The gallery presents a solo exhibition by Peter Clarke, the acclaimed South African artist and poet.
Clarke (born 1929) lived in Simon’s Town until the Group Areas Act moved him to Ocean View where he has lived and worked since the late 1960s. He is best known for his paintings and prints of the daily life of Cape communities, yet in the last three decades he has also quietly produced handcrafted concertina books. Just Paper and Glue presents this rarely exhibited aspect of Clarke’s life-long practice. Using paint, pencil and scraps found in his post, these abstract collages are playful and whimsical. While Clarke may emphasise the lightness and playfulness of these objects, they add depth to his artistic oeuvre. Like the Fanfare series, first exhibited in 2003, Clarke’s books find their place in the long modernist tradition of the collage. Clarke also embraces the tradition of the artist’s book, dating back hundreds of years and written about as a distinct artistic genre since the 1970s. Whereas his paintings might invite comparisons to Romare Bearden and Diego Rivera, the books in this exhibition suggest that awareness of Kurt Schwitters and Fluxus are equally significant to a full understanding of Clarke’s life and work.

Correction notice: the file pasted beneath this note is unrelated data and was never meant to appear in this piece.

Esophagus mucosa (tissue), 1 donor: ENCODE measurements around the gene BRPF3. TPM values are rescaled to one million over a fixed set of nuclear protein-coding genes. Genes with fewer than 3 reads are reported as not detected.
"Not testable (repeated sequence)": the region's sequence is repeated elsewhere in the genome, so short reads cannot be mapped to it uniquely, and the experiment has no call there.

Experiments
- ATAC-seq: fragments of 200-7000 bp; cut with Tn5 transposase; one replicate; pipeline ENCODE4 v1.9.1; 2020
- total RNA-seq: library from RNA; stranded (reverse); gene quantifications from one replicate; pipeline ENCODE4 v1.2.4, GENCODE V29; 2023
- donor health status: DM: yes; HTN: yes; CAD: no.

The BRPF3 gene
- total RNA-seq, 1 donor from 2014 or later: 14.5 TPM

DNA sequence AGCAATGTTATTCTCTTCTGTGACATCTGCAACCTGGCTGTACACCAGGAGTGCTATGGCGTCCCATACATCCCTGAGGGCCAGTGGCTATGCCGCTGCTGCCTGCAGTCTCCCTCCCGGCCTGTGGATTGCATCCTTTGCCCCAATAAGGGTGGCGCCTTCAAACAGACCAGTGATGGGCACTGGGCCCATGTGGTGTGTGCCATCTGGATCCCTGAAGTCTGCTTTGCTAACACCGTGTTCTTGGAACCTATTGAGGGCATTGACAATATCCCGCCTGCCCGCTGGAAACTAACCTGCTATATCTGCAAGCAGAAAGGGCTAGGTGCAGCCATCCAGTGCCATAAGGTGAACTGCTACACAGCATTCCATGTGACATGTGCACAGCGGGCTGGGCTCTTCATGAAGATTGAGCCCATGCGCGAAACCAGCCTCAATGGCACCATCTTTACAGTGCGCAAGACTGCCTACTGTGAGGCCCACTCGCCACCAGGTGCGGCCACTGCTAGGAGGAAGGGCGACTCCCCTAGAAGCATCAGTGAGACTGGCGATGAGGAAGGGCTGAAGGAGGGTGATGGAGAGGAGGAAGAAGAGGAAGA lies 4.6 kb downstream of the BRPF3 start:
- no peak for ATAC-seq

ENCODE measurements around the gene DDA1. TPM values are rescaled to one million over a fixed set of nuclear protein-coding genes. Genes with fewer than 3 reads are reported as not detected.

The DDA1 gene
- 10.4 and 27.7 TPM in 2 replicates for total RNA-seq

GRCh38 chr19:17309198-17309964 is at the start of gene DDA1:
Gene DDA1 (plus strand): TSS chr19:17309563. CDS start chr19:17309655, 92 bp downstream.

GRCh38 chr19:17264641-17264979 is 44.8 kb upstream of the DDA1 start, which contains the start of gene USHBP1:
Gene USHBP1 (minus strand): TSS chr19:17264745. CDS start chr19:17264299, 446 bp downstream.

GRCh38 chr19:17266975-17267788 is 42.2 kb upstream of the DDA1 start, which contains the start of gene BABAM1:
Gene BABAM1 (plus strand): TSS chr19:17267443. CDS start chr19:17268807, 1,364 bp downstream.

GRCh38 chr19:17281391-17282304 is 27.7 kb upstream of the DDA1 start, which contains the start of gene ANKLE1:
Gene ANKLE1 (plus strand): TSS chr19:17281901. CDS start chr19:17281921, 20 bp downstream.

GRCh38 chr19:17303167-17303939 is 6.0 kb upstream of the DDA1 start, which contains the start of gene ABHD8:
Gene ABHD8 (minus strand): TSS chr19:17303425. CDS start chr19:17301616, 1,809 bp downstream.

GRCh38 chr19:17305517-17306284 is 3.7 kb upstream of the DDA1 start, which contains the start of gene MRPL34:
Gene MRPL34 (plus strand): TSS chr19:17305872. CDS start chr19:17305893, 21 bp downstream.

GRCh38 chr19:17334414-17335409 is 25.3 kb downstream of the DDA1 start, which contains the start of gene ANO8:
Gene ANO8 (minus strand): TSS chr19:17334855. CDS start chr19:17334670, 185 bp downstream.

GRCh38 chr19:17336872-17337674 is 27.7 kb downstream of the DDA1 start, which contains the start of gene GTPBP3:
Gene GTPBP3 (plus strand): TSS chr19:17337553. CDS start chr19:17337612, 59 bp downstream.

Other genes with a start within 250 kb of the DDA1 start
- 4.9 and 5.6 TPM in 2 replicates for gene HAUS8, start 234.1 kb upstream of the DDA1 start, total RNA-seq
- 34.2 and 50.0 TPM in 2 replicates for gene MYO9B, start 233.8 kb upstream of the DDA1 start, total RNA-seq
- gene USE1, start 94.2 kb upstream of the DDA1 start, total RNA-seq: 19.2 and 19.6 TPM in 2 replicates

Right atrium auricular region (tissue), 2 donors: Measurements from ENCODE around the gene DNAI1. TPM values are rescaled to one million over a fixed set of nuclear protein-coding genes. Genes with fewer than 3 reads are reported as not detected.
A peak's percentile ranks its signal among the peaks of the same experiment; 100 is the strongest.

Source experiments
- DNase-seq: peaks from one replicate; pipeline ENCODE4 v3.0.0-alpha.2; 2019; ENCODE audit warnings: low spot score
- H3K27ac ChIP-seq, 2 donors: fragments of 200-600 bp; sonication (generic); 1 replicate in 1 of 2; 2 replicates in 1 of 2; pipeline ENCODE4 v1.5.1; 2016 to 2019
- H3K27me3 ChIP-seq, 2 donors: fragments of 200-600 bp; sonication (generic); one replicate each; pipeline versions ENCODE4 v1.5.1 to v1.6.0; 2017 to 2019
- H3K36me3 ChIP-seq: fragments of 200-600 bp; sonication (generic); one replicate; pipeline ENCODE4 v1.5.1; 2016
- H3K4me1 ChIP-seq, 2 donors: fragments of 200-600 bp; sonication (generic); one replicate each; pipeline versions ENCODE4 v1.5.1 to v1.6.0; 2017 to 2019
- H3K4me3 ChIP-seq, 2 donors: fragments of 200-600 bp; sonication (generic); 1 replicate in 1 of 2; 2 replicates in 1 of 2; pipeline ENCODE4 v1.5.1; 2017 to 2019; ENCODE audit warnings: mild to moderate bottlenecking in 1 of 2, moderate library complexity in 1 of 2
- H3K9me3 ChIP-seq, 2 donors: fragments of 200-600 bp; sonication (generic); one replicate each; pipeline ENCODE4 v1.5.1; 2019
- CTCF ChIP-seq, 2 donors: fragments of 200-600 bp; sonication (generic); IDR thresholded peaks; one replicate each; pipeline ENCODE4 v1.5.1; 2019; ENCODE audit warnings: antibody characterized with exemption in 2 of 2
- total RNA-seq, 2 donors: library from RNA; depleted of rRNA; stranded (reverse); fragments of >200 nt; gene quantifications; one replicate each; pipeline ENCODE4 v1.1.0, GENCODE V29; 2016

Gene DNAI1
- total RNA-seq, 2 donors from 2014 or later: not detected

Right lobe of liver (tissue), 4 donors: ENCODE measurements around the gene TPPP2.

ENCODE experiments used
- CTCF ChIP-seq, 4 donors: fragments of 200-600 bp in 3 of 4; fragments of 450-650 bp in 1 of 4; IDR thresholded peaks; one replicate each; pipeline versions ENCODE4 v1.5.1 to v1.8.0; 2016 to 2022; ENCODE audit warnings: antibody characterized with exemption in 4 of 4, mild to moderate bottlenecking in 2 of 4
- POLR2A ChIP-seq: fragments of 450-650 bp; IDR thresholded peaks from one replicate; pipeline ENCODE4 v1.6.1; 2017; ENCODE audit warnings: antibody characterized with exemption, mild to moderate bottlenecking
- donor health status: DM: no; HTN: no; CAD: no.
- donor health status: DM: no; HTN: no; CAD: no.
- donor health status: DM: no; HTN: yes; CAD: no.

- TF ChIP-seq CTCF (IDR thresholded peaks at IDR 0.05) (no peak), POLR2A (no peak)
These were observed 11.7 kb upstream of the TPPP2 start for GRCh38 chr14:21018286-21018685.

Peter Clarke has only recently seen wide recognition of his work with a South African retrospective, Listening to Distant Thunder: The Art of Peter Clarke, at the Iziko South African National Gallery in Cape Town and the Standard Bank Gallery in Johannesburg (2011-12), accompanied by a major publication; and Wind Blowing on the Cape Flats at the Institute of International Visual Art (Iniva) in London (2013).
A catalogue will be published to commemorate this exhibition, which will include an interview with the artist conducted by Hans Ulrich Obrist on the occasion of Clarke’s Iniva show.
The public is invited to meet Peter Clarke, and to don white gloves and peruse his books, on Thursdays 12 September (all welcome) and 10 October (Friends of the South African National Gallery only), at 11am. Booking is necessary as numbers are limited.